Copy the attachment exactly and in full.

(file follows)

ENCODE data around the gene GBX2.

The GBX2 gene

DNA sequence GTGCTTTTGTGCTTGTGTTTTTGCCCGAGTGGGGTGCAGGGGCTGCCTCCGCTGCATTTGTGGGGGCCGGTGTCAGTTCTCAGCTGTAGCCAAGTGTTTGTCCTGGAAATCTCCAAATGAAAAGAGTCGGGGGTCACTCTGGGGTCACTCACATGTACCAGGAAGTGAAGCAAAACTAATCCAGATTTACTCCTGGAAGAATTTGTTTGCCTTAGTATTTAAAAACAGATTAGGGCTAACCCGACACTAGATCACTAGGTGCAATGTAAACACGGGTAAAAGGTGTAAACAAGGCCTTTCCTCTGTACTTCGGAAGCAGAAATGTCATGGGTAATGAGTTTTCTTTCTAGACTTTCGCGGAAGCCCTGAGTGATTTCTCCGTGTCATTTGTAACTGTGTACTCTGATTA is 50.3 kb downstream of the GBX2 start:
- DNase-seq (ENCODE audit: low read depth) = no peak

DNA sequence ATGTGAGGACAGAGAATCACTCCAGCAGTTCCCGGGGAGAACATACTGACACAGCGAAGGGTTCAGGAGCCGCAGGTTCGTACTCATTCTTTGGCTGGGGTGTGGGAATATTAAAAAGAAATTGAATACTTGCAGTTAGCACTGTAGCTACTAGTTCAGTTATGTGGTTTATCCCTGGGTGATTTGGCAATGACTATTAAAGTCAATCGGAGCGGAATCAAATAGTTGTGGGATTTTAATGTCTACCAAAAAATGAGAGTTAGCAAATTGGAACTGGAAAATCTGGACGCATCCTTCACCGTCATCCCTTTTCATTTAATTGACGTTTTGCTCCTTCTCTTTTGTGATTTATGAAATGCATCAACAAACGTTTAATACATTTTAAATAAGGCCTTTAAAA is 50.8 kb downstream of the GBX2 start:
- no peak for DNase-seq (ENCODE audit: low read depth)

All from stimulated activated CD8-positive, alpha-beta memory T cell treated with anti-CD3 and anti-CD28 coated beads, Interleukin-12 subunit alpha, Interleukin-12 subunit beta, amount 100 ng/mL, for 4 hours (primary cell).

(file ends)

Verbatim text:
ENCODE data around the gene GBX2.

The GBX2 gene

DNA sequence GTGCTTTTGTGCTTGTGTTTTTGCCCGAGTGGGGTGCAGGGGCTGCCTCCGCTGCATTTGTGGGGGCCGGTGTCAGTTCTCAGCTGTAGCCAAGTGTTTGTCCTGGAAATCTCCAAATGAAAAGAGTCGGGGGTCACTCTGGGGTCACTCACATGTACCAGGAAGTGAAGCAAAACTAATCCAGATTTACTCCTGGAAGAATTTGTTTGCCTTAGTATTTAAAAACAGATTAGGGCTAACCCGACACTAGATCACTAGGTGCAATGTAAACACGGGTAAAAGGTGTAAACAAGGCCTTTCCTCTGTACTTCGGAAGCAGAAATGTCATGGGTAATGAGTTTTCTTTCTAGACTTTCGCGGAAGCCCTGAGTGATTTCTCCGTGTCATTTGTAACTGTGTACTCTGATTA is 50.3 kb downstream of the GBX2 start:
- DNase-seq (ENCODE audit: low read depth) = no peak

DNA sequence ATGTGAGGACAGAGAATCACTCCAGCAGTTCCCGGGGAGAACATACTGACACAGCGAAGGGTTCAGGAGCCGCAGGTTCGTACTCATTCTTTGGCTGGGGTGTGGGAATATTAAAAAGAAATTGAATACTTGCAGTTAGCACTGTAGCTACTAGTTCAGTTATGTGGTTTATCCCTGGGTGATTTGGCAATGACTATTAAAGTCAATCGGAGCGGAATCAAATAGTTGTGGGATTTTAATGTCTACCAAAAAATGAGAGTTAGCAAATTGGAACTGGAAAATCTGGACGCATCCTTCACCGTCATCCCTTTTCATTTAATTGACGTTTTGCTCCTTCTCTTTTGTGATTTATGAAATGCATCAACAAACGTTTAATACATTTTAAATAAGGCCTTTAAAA is 50.8 kb downstream of the GBX2 start:
- no peak for DNase-seq (ENCODE audit: low read depth)

All from stimulated activated CD8-positive, alpha-beta memory T cell treated with anti-CD3 and anti-CD28 coated beads, Interleukin-12 subunit alpha, Interleukin-12 subunit beta, amount 100 ng/mL, for 4 hours (primary cell).